Best things to do in Sweden
Home to the country’s only whisky distillery, Hven – a tiny island in the middle of the Øresund strait – is well worth a day trip. Cycle around the island and marvel at the dramatic coastlines, visit Tycho Brahe’s famous observatory and the four quaint little villages, and buy some (very) local crafts and produce. Oh, and of course, top it off with a few (surprisingly decent) drams at the only pub.
Built from scratch every year with ice carved from the River Tome, a night spent here is truly unique. Everything, from the beds to the glasses in the bar, is made from ice, and there are a variety of suites and rooms to choose from (fear not, thermal clothing and bedding are provided). They also offer dog sled rides, ice sculpting classes, snowmobile adventures, and a northern lights safari.
Come summer, Swedes decamp en masse to the seaside to relax, and the picture-perfect island of Smögen, high on the east coast, is the hippest place to swim, chill out, and gorge on the freshest seafood imaginable. Wander amongst traditional fishing huts, explore hidden pools in the rocks and cliffs, or just stroll down the main boardwalk and choose the best spot for a pre-dinner aperitif.
Constructed in the nineteenth century to provide a shipping route from Gothenburg in the east to the Baltic Sea, the Göta Canal is now mainly used for pleasure cruises and sailing. You can sail part of the route, or opt for the full six-day, coast-to-coast trip, and while it’s possible to hire your own boat, it’s best experienced on one of the unique, 100-year-old canal boats still in service, specially designed to fit the narrow locks.
No trip to Sweden is complete without some sauna action, and few badhus (bath houses) are as beautiful or historic as Malmö’s Kallbadhuset. Built in 1898, this public bath also houses a café, restaurant and spa facilities. Yes, you have to get naked (there are separate male and female saunas), and yes, you get in the sea afterwards no matter the time of year, but the panoramic views of the Øresund Bridge and across to Copenhagen are more than worth it.
Lapland remains one of Europe’s last great wildernesses, yet the Sami have called this region home for centuries. Traditionally relying on reindeer herding, fur trapping, and fishing, they have their own culture and language, and their lifestyle offers a fascinating glimpse into the past. Visit in the summer for 24-hour daylight, or go dog sledding and marvel at the northern lights in the winter.
Swedes absolutely love to ski, but if you’re bored of standard runs then head to the tiny town of Gällö, where the local authority has turned a former top-secret network of mountain tunnels into a year-round skiing facility that also offers cross-country and biathlon practice (they have their own shooting range). Open since 2017, it’s the world’s longest ski tunnel, and they even have their own app so you can track your speeds, distance, and effort.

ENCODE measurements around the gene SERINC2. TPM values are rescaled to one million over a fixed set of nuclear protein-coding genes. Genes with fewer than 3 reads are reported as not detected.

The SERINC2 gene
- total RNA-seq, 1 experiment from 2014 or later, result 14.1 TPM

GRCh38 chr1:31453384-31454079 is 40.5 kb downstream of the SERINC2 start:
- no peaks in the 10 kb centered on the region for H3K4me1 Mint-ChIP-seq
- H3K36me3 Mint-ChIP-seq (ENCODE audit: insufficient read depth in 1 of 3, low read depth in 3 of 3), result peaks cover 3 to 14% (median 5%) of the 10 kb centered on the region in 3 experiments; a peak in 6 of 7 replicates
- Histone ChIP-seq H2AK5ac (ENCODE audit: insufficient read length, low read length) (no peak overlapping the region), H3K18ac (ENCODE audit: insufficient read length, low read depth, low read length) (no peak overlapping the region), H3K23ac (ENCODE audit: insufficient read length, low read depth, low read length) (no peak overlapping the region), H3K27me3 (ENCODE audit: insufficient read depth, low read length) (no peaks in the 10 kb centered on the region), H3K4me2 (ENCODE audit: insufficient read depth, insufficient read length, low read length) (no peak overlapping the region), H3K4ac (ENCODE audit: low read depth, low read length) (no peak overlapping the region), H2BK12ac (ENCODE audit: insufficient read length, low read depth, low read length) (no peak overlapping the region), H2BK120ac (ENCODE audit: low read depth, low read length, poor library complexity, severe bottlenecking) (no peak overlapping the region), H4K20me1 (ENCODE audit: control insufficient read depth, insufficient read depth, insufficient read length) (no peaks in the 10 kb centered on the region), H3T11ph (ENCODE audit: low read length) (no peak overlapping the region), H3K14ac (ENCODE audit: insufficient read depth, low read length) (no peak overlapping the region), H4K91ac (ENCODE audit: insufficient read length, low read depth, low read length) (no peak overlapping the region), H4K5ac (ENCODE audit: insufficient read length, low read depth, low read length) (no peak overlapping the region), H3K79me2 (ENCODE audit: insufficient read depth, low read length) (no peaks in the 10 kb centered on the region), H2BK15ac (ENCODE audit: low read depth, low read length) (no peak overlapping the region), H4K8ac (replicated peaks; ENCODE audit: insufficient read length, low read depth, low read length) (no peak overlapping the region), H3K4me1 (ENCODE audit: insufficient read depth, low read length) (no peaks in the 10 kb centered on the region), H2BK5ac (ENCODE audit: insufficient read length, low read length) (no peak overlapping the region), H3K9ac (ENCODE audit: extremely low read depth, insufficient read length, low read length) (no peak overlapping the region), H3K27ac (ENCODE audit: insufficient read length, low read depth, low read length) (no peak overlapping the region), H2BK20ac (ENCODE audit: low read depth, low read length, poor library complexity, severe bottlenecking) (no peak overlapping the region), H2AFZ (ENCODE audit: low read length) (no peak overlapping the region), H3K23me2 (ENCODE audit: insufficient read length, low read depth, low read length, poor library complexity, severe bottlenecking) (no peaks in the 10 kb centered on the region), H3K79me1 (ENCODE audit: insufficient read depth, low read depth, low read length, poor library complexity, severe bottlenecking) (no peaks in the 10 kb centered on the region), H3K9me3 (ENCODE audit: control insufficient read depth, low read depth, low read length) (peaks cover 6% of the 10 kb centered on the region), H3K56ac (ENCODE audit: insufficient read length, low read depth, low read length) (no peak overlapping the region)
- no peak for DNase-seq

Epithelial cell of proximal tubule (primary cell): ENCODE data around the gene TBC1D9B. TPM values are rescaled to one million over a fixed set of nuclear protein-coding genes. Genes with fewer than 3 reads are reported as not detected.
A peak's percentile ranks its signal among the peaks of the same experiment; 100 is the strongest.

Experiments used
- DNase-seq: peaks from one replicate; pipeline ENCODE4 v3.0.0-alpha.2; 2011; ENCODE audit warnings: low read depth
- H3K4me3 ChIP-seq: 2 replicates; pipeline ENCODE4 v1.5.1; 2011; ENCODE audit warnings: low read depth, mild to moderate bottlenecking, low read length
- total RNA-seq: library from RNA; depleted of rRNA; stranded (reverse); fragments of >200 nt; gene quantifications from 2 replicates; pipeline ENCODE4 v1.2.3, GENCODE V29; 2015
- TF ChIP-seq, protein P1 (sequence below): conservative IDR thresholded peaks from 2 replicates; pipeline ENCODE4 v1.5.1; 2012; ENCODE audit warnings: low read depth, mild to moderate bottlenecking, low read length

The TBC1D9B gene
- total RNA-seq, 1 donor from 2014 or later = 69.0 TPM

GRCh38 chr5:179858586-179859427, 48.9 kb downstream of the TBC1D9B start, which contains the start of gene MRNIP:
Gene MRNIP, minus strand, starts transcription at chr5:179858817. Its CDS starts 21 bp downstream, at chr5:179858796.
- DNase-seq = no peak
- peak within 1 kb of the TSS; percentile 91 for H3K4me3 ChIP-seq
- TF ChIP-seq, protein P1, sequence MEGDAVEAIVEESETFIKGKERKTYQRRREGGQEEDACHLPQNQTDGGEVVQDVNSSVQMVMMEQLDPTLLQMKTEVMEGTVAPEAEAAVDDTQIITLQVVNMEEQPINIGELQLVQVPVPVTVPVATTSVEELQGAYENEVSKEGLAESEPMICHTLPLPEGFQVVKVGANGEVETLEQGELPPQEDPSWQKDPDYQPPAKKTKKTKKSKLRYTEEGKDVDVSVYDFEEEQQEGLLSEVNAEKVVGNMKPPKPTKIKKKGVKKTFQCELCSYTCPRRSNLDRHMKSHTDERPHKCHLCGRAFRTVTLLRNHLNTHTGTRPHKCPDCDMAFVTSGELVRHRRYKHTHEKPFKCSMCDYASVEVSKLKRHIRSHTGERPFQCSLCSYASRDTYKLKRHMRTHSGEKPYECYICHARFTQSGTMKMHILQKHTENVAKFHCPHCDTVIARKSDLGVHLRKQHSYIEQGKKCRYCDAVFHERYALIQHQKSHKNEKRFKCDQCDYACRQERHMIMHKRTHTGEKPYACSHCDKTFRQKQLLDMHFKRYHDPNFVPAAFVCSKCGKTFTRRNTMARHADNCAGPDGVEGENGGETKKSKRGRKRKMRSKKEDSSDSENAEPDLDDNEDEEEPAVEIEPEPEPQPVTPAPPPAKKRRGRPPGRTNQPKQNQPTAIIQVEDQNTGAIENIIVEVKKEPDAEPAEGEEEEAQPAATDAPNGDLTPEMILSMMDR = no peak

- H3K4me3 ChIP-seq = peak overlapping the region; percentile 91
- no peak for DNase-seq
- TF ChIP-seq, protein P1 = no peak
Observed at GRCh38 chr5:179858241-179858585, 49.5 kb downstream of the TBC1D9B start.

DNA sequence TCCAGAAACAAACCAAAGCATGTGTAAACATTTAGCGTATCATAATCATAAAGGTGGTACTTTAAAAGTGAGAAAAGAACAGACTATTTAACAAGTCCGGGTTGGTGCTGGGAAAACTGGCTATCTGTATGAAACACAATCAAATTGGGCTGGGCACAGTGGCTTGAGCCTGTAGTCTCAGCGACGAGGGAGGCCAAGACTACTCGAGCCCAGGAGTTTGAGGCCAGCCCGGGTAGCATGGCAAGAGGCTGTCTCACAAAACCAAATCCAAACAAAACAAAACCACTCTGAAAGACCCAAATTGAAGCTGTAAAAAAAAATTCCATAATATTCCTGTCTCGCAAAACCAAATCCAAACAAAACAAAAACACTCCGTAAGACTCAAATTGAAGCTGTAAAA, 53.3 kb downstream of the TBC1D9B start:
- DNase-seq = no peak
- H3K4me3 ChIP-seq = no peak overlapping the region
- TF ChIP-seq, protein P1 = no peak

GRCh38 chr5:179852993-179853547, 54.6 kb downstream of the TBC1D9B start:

Sweden is rightly renowned for its natural splendour and ruggedness, and there’s no better way to explore it than on foot. The Kungsleden (King’s) hiking trail is one of the best known, a well-marked 425km route that takes in mountains, valleys, lakes, and forests. Doing it all takes around 18 days, but shorter sections can also be done, and there are cabins along the way for sleeping. Go in early summer though, as the mosquitoes get ferocious in July and August.
If Stockholm is on your itinerary, a visit to this shrine to the pop legends is an absolute must. The interactive exhibition redefines what a modern museum can be – as they themselves say, ‘Walk in. Dance out.’ You can try on their famous costumes virtually, pick apart the studio recordings on music software, and even perform with ABBA’s avatars on a hologram stage (the results of which can be downloaded to your own mobile device.)
If ice isn’t your thing (see above), how about a night 15ft above the ground in an eco-friendly, minimalist cabin? The Treehotel, on the edge of the Arctic Circle, boats five distinct rooms, each designed by a different architect – the most famous being the iconic Mirrorcube. The idea is to reconnect with nature, and with all five spread out and enjoying magnificent views over the Lule River valley, there’s no better place for rejuvenation.
Buried in a vault in the basement of a seventeenth-century townhouse in the Old Town, Stockholm’s smallest – and hardest to find – public bath is an old-fashioned marvel. Unchanged since it was built, Storkyrkobadet consists of just one shallow pool and a number of smaller tubs, but is one of the most relaxing places to bathe. Open for just a few hours each evening, there are separate days for men (Tuesdays, Fridays, and Sundays) and women (Mondays and Thursdays).